Punahou sparkles in comeback Clash

Punahou made a statement with a thrilling five-set comeback victory over Mira Costa in the Clash of the Titans boys volleyball tournament at Hemmeter Fieldhouse on Saturday night. Punahou's Ethan Siegfried (7), Wil Stanley (4), DJ McInerny (1) and Ryan Wilcox (9) are pictured during a regular-season victory over Kamehameha on Thursday. Jamm Aquino / Honolulu Star-Advertiser.
Punahou made a statement with a thrilling five-set comeback victory over Mira Costa in the Clash of the Titans boys volleyball tournament at Hemmeter Fieldhouse on Saturday night.
Punahou’s Ethan Siegfried (7), Wil Stanley (4), DJ McInerny (1) and Ryan Wilcox (9) are pictured during a regular-season victory over Kamehameha on Thursday. Jamm Aquino / Honolulu Star-Advertiser.

Defeat was all but certain, yet Punahou found a way to come back and beat Mira Costa on Saturday in the Clash of the Titans boys volleyball tournament.

As a result, the Buffanblu took a 5-4 lead against the Mustangs in the nine years the tournament has been held since 2008.

When Jackson Wedbush thundered a kill for Mira Costa’s 25-20 third-set victory for a 2-1 match lead, the logical conclusion to those who don’t have a stake in it was that the Mustangs would get it done.


But it was not to be. Punahou, the top-ranked team in Hawaii and the winner of four straight Division I state titles, absolutely owned the visitors in the fourth and fifth sets at Hemmeter Fieldhouse.

Just let the following fourth- and fifth-set scores tickle your brain — 21-14 and 15-8. If the word dominance doesn’t come to mind, then write a letter to your Congressman to complain that that word just doesn’t describe that span.

The adrenaline was flowing in the crowd and on the Buffanblu side of the net. The band was playing and it all added up to a steal of the win over the visitors from Manhattan Beach, Calif.

“It’s time to party,” one Punahou player said shortly after the win.

Kana‘i Akana, who had two momentum-swinging solo blocks in the deciding set, had a bunch to say about how the team was pumped up as well as other factors contributing to the victory.

First of all, he described how he, personally, motivates himself to play at certain levels. He said he always tries to play at a 7 (on a scale of 1 to 10) and that when the score reaches 20, he tries to bump it up to a 10. Furthermore, he said the whole team was at a 10 for the whole fourth and fifth sets.

And then Akana talked about what coach Rick Tune brought to the table to get them to the promised land. Tune, by the way, during timeouts, was poised and direct with his players in trying to tell them what their duties were. That competitive face — the one University of Hawaii volleyball fans know so well from his days playing for the Rainbow Warriors in the mid-1990s — was there on Saturday. Intense focus and concentration.

“We went into the huddles and we were a little tense, and he just said to play our game and not do anything different than we usually do,” Akana said about Tune. “He wanted us to attack the middles and once we got the middles going, it was a lot easier for the pins to get kills and credit goes to the middles and the passers.”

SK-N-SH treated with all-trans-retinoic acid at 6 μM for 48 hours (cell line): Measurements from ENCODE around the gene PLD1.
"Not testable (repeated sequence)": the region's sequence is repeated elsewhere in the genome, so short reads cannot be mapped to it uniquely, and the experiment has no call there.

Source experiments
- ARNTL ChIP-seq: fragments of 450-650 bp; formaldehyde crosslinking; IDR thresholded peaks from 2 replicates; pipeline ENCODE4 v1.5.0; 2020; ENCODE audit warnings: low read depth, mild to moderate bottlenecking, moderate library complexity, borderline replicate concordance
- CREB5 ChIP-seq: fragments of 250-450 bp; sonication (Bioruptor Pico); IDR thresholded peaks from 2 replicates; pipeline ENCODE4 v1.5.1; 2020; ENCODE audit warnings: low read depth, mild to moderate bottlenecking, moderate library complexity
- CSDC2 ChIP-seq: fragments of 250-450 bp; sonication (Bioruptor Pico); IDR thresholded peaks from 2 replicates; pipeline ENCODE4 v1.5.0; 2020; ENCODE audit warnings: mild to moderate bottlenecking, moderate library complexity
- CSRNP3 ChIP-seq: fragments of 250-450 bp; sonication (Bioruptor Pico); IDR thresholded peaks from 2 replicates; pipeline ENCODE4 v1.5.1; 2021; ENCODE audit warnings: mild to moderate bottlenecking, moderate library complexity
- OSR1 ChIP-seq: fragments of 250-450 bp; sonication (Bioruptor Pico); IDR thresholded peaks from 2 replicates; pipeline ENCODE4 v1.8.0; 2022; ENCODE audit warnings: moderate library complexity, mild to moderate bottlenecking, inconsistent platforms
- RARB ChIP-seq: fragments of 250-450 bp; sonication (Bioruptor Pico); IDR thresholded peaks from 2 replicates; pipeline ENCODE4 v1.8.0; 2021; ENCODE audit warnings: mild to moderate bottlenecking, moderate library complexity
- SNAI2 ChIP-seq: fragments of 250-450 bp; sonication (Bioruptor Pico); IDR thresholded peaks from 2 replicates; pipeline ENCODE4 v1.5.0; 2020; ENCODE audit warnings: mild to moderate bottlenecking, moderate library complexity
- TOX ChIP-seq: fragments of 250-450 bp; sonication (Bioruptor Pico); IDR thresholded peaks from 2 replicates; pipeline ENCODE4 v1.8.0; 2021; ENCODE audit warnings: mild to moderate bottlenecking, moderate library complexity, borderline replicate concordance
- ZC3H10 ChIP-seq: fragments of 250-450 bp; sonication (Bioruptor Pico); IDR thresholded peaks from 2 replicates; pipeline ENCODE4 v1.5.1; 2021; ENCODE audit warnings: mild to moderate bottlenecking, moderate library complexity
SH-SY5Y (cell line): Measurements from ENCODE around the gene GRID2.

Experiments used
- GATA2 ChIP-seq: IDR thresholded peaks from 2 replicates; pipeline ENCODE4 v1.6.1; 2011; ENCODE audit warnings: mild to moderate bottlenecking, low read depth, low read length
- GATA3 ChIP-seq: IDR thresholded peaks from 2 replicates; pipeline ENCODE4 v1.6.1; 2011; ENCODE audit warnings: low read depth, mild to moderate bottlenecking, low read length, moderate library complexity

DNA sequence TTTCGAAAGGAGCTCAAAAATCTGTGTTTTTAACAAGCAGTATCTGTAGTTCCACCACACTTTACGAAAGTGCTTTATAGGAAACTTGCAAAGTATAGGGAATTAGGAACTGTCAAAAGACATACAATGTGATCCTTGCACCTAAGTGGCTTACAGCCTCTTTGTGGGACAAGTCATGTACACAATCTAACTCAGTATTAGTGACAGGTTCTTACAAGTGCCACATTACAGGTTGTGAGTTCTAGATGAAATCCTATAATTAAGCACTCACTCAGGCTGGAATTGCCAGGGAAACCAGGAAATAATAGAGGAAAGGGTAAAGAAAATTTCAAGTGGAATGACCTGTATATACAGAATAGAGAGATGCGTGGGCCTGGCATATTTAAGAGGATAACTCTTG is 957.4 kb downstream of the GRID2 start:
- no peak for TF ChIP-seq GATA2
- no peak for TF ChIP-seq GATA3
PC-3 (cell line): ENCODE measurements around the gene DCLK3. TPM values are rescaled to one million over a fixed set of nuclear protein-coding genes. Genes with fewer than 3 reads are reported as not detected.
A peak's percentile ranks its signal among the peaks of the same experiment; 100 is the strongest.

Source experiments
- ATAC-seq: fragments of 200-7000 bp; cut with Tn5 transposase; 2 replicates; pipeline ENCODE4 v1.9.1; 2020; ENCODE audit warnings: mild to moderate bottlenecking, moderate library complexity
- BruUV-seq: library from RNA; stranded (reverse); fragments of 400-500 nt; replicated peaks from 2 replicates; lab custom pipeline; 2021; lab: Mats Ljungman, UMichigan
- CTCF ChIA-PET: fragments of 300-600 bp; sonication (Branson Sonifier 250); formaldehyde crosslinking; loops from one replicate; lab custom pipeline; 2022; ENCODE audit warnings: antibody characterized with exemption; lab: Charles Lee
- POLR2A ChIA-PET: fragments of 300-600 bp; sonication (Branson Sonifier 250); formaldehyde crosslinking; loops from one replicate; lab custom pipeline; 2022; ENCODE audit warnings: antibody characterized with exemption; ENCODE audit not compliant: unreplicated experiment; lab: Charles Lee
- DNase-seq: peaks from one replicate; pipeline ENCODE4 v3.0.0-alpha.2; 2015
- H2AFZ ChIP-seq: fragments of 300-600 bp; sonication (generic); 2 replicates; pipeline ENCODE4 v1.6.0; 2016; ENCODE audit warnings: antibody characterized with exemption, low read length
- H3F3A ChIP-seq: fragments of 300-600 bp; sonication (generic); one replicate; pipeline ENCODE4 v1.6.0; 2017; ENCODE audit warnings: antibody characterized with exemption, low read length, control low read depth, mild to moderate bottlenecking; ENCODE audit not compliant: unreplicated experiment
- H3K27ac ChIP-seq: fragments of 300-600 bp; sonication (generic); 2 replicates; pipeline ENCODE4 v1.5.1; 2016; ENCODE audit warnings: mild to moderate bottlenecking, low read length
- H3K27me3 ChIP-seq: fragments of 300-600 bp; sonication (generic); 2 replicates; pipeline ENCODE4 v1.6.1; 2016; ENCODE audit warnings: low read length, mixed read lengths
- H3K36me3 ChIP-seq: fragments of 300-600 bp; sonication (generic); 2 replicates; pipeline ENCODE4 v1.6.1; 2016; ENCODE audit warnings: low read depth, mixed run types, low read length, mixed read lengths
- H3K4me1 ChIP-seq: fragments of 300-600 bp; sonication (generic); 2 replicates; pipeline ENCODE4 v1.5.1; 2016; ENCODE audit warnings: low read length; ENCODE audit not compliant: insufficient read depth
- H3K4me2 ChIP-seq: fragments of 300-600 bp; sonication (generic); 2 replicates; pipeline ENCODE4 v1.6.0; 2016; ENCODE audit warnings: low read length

In Tune’s words: “We’ve got kids with heart. I think they finally, right in that fourth set, they said, “OK, I need to trust our game plan. I need to trust my teammates. I don’t need to do more than my job responsibility entails. We saw what happened when the front row was working in tandem with the back row. They make it incredibly hard for teams to get points.”

Tune was asked why the Buffanblu were so dominant in the latter stages.

“We got on (Mira Costa’s) tendencies,” he said. “And we made adjustments in the match, and those adjustments gave them a hard time. We took away from what they wanted to do and we got better at doing that as the match went along.”

The Buffanblu, who were swept by Corona Del Mar (Newport Beach, Calif.) on Friday, did not meet the fourth team in the two-day tournament – Kamehameha-Hawaii. The Warriors from the Big Island, under coach Guy Enriques, lost to the two California teams in four-setters in the tournament.

Tune knows just how good those Warriors are, having faced them in the Division I state final in three of the last four years.

“They’re a wonderful team,” Tune said. “That team epitomizes grit, determination, heart, hard work. Guy is my favorite coach. If I had to play for any coach, I would want to play for Guy.”

The Clash of the Titans started when the boys volleyball seasons in Hawaii switched from fall to spring in 2008 and lined up with California’s spring break.


“Mira Costa has been here every year and this is a war,” Tune said. “We’ve gone to five sets the last three times we’ve played them.

“Mira Costa is kind of regarded as the historic top program in California (like Punahou in Hawaii, with 33 state titles in the 47 years of the state tournament), so it’s kind of a Hawaii-California battle. And we bring out one of the other top teams in California. Last year, it was Huntington Beach, who was California’s No. 1 team with a 127-match win streak. Just massive accolades. TJ Defalco, who is contending for freshman of the year (at Long Beach State), got their team, along with their setter Josh Tuaniga (also from Huntington Beach), to a top-10 national ranking right now. That’s the team we brought out last year. Corona Del Mar, there’s four or five D-I kids on that team. Their setter (Matt Ctvrtlik) just committed to Harvard on a full ride. He’s Bob Ctvrtlik‘s son. Bob was a USA player with Karch Kiraly when they won the Olympic gold medal (in 1988). There’s major bloodlines there.”

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